5. Should I visit the place I want to be naturally buried under a new born redwood tree in the Santa Cruz mountains or will it make me too upset? Shall I just instruct Craig to do what I want rather than choosing the space in advance?

  6. Do I want to reconsider becoming a marble instead? There’s a company that will take your body, burn it without polluting the environment and mix it with glass to create a beautiful paperweight or set of marbles from your remains. Pretty neat. You can be carried in your widower’s jeans’ pockets along with his keys.

  7. If I’m a marble and Craig dies what would happen to marble me? Will I just wind up in some antique shop along with a bunch of other marbles?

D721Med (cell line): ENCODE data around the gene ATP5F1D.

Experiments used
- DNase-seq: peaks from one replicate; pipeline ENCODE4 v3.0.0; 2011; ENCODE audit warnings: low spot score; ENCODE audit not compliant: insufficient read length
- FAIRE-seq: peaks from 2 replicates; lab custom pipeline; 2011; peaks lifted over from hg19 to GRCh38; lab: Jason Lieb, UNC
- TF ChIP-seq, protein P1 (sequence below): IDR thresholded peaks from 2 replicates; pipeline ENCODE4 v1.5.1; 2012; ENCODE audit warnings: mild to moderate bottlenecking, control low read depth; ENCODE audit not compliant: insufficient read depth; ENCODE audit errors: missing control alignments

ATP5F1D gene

8. Pink Floyd or Led Zeppelin?

  9. Watching a movie or rereading a book seems heretical.

  10. Put the ice cream down or finish this here pint… Oops. Don’t ask for any it’s done.

  11. Did I choose the right adoptive parent and back up parent for my cat-son Simon?

  12. Can I haunt people after I am dead and if I can who should I haunt?

  13. Conversely I’d really want to visit people I love. There’s some serious practical jokes I’d love to play on my OCD husband.

  14. And I’d love to torture his ex wife who spent years trying to break us up and also tells my stepsons I don’t really have cancer I just want to sponge off their dad and I am a gold digger. I wish. I have some lessons she needs to learn in my opinion. And who better than someone she haunted while I was alive!